Dear Dad, As You Navigate Your Cancer Diagnosis
You’ve always been one of my greatest teachers and supporters. You worked tirelessly with me on my awkward elementary school jump shot, transforming me into a fifth grade scoring machine. The first time I merged onto the highway, you remained my calm and steady navigator while mom (and her white knuckles) hid under a blanket in the backseat. You were my first call for guidance on negotiating a job offer, and the last one to leave the hospital room so I could rest when each of my babies arrived.
Let’s not forget some of the deeply valuable life lessons sprinkled between the milestones — you were right, certain candy bars do taste infinitely better straight out of the freezer.
So when you called to say you have cancer, it jolted my universe.
Either our immediate family has terrible or terrific luck — I’m not entirely sure which — because we’ve faced a lot of malignancy, but we’re all still standing. I brought Mom cranberry juice in bed (after high school basketball practice) on the evenings that radiation to destroy her breast cancer also demolished her energy.
I cooked my husband completely salt-free (and taste-free) food so that his radioactive iodine treatment would do its best work to eat up any remaining thyroid cancer cells. No, doubt you remember the terrible wig I wore (only once — it felt more like a mask) after chemo took my hair but saved my life.
I’ve learned a thing or two about finding my way through a complex diagnosis, which is all the more bewildering in this glorious yet treacherous Information Age. So as you confront a truly cruel and formidable opponent, please allow me to take a turn as the one offering advice.
The internet is not your friend.
Remember our chats during my first few years as a young professional? Not the ones about college basketball highlights, but the ones during which you were frantically seeking help searching for a file you had saved but couldn’t find. I’ve happily (and hopefully patiently) served as your own personal IT director.
I have to rescind one of my main teachings though: not everything you need to know can be discovered on the worldwide web. The internet is full of confusing, misleading, and inaccurate information. Especially when it comes to medicine — a curious mix of art and science — step away from the search engine. At the very least, stick to reliable sources. Googling can lead to unnecessary, unwelcome additional anxiety. Anonymous trolls on message boards haven’t seen your scans or reports and certainly don’t know your medical history.
You’ve always taught me that in-person conversations are critical — and you were right.
Doctors are like golf clubs — read the situation and choose the right one.
In the few weeks since your diagnosis you’ve had face-to-face conversations with three doctors. Each has given you slightly different information, leaving you befuddled and disheartened. Doctor shopping may feel like a full-time job (luckily you recently retired), but your health is, literally, in someone else’s hands. Whether that person uses fancy robotic equipment or old-school surgical techniques, his job is to do his darnedest to cure you.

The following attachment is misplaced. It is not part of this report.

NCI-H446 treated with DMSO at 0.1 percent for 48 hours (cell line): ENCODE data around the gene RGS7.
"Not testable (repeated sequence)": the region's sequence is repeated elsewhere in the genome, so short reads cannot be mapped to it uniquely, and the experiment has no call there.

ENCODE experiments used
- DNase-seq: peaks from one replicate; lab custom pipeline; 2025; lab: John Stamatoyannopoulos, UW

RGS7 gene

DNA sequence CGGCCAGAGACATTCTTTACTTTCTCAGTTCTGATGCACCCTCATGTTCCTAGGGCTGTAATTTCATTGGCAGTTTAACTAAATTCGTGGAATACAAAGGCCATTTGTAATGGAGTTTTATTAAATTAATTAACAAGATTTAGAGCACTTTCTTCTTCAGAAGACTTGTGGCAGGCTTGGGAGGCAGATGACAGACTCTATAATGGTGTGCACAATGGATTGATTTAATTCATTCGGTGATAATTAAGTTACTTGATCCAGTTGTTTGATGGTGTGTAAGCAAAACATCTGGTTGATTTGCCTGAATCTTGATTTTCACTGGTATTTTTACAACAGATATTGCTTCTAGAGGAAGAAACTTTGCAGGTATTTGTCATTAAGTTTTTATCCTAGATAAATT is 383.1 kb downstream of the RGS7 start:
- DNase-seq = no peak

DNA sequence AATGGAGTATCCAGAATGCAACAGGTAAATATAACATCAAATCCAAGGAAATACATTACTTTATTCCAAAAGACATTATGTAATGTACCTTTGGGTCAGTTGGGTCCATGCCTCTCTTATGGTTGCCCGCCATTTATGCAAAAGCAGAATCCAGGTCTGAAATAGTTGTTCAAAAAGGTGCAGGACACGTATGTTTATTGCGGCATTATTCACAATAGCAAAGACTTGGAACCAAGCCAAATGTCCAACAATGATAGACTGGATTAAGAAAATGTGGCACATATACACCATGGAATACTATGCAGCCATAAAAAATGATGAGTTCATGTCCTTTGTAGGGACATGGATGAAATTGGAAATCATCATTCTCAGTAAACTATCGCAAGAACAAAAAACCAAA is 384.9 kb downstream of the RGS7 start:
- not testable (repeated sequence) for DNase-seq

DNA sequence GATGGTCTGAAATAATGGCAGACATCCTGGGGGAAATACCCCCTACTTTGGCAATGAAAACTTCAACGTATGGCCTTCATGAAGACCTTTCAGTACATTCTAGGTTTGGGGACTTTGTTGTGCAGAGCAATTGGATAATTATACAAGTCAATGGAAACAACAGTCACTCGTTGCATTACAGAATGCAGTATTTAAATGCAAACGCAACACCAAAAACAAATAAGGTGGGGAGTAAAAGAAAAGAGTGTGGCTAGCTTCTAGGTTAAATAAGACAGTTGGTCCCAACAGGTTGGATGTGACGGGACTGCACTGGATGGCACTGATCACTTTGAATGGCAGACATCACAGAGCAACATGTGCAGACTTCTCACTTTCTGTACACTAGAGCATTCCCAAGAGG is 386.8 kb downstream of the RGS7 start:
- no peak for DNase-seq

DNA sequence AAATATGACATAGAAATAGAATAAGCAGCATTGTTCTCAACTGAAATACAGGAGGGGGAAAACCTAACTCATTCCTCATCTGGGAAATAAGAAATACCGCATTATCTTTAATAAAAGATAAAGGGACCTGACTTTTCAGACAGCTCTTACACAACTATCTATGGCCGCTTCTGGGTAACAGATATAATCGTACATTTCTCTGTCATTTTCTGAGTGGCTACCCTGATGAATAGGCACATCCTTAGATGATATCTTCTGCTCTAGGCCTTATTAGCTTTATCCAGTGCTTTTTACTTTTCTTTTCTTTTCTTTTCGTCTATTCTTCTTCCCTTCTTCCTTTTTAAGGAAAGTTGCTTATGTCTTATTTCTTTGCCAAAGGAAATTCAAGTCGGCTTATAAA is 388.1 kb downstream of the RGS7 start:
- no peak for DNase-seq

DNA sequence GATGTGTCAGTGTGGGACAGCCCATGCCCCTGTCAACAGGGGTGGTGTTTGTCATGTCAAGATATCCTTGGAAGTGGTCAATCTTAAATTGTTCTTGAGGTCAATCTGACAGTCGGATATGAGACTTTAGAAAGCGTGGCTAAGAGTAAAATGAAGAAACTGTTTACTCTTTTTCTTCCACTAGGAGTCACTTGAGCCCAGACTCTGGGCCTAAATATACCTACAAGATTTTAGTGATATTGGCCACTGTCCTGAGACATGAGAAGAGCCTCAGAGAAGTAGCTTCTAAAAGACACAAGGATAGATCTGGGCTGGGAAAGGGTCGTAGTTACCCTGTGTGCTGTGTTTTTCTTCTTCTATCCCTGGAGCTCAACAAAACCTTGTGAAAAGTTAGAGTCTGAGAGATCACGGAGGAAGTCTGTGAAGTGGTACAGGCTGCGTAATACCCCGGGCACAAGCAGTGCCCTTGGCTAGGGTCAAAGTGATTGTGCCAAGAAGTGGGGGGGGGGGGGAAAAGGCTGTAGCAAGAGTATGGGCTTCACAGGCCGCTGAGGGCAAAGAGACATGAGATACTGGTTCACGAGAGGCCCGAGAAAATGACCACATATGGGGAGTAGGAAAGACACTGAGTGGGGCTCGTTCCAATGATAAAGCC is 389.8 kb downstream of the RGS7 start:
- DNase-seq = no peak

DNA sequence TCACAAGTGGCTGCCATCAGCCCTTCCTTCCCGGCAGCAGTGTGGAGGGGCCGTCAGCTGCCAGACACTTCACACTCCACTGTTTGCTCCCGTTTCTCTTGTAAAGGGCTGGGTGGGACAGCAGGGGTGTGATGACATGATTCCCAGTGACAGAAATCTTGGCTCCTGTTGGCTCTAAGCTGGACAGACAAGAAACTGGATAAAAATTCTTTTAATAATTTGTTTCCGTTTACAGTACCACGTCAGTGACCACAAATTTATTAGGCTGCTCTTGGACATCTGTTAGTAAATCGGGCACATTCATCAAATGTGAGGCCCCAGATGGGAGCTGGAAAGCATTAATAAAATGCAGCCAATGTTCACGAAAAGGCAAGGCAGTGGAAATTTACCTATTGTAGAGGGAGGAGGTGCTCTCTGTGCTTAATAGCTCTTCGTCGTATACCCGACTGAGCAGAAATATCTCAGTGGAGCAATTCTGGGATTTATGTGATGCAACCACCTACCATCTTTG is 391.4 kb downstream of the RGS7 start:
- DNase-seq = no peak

Your equally important job as the patient is to learn as much as you can about all of your options and to make informed decisions. Worrying about offending a doctor for asking questions or electing to seek other advice? Not in your job description. If a doctor discourages your inquiries, it may be time to move on. I’d support you seeing 20 doctors, if your mental health — and insurance — allow.
Don’t fall for the doctor with the best bedside manner or most impressive degrees. To put this in a language you speak fluently, don’t be hasty and reach for a pitching wedge when you really need a putter.
Enroll in Cancer 101.
Once you’ve abandoned the internet and selected your medical team, switch to student mode. Listen, ask questions, and take notes. If we’re ready to re-friend technology (are we?), find an app to keep your thoughts organized. Doctors make mistakes –and I learned that the hard way. Mine didn’t follow the protocol for my disease, and I didn’t push the issue. My doctor deemed me cured prematurely and decided to forgo the indicated additional two rounds of chemo. That decision resulted in my illness resurfacing and several months of more intense treatment.
My husband caught hospital nurses attempting to give me the wrong medication at the wrong time. Twice. Oncologists, surgeons, pathologists — they may be lifesavers, but they’re all fallible. Trust them, but trust yourself more.
Do your homework, be prepared, and don’t be afraid to speak up. It’s their job, but it’s your life.
Dad, please, when you’re done being a student, use those teaching skills I know and love with your community. Why do we still tend to whisper the C word when thousands of people receive a cancer diagnosis daily? Share your experiences and wisdom with others — there’s no need to talk about cancer in a hushed voice.
Remember two things as your surgery date approaches:
1. I love you.
2. When you wake up from anesthesia, I’ll be waiting with frozen Snickers bars.
This post was originally published on HuffPost.
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